Troye, who worked as an adviser to Pence on counterterrorism and homeland security issues before leaving the administration in August, appeared in an ad released last Thursday for the group Republican Voters Against Trump in which she recounted her experience on the taskforce.
“It was shocking to see the president saying that the virus was a hoax, saying that everything’s OK when we know that it’s not,” Troye said. “He doesn’t actually care about anyone else but himself.”
Troye also claimed that Trump during one meeting supposed that “maybe this Covid thing’s a good thing” because he wouldn’t have to shake hands with people.
The White House has strenuously rejected her allegations and cast Troye as part of a growing gallery of disgruntled former employees trying to undermine the president.
“Olivia Troye worked for me,” Kellogg said on Tuesday, also claiming that he was the one who recommended she be removed from her position. “The reason I fired her was her performances started to drop after six months working on the task force.”
Kellogg said he was also at the task force meetings Troye attended and never heard Trump say the things she asserted.
“That has never happened,” he said. “What bothers me about what Olivia said is, by insinuation, the disparagement of the task force, the vice president and the president of the United States.”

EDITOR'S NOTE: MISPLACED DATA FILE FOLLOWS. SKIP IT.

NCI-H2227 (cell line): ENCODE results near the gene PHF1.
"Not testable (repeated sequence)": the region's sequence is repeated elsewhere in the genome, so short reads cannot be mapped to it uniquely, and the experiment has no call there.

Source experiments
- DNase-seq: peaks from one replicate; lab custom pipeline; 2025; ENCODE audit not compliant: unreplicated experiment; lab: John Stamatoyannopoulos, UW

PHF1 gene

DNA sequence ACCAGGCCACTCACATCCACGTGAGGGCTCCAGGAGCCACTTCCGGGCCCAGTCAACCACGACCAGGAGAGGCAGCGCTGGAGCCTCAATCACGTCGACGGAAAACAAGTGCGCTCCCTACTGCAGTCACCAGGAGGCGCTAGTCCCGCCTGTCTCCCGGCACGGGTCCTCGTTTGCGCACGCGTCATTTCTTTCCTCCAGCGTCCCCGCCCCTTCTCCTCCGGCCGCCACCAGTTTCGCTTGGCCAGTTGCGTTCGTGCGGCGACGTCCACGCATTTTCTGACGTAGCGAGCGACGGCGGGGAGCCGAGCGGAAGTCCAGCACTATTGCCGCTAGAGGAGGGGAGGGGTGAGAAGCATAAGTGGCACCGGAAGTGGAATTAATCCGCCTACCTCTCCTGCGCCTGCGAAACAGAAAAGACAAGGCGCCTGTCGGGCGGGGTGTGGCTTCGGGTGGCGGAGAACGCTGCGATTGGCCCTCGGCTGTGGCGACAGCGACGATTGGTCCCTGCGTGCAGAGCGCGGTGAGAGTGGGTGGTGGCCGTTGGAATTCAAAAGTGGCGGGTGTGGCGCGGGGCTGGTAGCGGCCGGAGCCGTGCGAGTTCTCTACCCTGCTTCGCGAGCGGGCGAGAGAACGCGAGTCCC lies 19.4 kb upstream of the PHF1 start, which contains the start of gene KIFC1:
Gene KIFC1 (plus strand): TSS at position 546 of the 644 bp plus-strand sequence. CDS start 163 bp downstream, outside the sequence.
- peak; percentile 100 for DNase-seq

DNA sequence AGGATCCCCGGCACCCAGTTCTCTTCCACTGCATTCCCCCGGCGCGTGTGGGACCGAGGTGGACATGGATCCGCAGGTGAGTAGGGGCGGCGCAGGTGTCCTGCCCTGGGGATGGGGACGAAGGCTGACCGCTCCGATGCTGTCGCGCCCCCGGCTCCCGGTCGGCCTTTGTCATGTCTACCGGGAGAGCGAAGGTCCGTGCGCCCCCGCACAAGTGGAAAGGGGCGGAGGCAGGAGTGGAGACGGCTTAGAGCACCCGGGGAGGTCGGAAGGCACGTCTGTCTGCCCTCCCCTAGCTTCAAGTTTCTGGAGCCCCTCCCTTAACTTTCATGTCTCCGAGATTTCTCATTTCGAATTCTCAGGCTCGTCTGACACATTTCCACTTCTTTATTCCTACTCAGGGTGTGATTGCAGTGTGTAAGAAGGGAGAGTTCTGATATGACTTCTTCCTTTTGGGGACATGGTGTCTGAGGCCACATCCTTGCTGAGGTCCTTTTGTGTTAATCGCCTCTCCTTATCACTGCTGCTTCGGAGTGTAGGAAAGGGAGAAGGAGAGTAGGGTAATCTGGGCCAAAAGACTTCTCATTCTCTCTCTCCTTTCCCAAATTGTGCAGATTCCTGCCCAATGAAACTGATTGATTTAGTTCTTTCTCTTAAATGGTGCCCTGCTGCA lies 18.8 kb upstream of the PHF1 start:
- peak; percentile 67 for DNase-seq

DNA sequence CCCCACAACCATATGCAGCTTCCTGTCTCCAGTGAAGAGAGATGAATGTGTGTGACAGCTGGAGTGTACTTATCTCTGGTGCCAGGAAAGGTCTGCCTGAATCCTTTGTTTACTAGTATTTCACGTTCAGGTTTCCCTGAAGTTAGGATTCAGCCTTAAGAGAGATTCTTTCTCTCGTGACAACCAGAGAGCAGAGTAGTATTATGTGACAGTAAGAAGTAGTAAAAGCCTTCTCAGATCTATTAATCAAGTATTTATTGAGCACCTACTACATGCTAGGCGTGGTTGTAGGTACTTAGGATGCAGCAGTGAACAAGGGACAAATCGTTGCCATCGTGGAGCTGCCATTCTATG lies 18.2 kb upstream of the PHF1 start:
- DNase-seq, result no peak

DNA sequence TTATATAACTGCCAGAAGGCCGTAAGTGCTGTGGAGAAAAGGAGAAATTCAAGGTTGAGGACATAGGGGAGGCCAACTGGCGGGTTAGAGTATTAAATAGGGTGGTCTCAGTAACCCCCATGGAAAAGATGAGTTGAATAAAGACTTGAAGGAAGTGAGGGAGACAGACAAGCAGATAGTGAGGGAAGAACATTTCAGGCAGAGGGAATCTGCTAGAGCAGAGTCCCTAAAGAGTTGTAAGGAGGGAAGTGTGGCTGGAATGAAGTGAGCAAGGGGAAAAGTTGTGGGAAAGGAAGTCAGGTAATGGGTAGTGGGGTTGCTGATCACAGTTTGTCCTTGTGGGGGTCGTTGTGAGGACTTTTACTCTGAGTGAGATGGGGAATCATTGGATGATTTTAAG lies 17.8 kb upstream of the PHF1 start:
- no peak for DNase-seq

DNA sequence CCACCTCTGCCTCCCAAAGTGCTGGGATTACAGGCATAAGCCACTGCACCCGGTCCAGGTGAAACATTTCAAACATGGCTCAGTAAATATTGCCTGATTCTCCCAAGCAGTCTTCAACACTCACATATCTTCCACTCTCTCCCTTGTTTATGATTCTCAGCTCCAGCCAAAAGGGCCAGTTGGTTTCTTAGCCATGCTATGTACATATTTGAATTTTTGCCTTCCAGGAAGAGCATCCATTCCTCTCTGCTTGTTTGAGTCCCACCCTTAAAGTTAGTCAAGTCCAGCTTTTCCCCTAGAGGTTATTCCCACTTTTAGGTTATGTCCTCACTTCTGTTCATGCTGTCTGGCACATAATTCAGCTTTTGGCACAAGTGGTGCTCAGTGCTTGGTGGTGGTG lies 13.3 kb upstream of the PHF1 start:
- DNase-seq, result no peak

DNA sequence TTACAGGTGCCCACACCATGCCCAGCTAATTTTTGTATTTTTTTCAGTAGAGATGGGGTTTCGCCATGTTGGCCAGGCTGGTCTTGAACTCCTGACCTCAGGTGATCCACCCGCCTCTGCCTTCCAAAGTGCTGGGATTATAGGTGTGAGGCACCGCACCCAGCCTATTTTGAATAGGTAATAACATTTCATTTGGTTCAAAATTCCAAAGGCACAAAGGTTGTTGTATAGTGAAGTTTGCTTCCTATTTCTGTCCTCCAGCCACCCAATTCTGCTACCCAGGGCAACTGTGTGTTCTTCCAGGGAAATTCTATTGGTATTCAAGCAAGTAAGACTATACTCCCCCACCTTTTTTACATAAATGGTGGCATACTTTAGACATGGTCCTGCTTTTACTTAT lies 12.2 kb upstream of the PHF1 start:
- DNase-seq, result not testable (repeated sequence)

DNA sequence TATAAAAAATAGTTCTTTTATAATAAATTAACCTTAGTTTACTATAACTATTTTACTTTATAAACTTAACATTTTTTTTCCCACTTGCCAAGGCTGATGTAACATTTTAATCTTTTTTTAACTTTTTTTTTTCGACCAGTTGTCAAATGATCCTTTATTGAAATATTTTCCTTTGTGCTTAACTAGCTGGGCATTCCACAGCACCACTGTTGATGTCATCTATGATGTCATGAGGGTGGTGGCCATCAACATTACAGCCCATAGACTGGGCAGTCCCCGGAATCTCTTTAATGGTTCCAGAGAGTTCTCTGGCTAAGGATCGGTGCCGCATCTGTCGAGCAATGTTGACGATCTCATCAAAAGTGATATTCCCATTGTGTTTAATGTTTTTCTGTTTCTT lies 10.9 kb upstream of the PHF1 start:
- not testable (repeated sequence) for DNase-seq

White House aides have pointed to a letter Troye sent after her departure that praised the task force’s work against Covid-19, though her criticisms have been about Trump and not the other parts of the response team.
“I put my heart and soul into this role every single day,” Troye said in the ad, the original version of which appears to have been pulled down because of a copyright claim. “But at some points I would come home at night, I would look myself in the mirror and say, are you really making a difference? Because no matter how hard you work or what you do, the president is going to do something detrimental to keeping Americans safe.”
White House press secretary Kaleigh McEnany on Tuesday also took a shot at Troye and another former administration official — Miles Taylor, who served as chief of staff at the Department of Homeland Security — who has broken ranks and started working to defeat Trump.
“These are not profiles in courage; these are profiles in cowardice,” she said.
Kellogg said that Trump and other officials had been resolutely empathetic to those who have been sickened or killed by the virus.
“That bothers us every day,” he said. “Don’t think it doesn’t, and it bothers the president.”
In a statement, Troye said that it was “sad that Gen. Kellogg is telling a bald faced lie to protect the President.”
“I resigned on my own accord & was asked to stay,” Troye said. “I wrote a note thanking all the colleagues who had worked so hard with me in spite of POTUS & I stand by that.”
Her statement was accompanied by a social media post dated Aug. 15, the day she left the White House, with a challenge coin emblazoned with Kellogg’s signature and the caption “Love this man. We had a great [heart] to [heart] today.”
Taylor likewise rebuked the White House criticism of former aides like himself and Troye who have made public their concerns with the president’s leadership and accused Kellogg of being duplicitous to appease Trump.
“White House aide Olivia Troye wasn’t fired,” Taylor wrote on Twitter. “She left on her own accord. You’re only saying that Keith because she’s speaking out.
“You’ve even waxed poetic about her to my face,” Taylor added.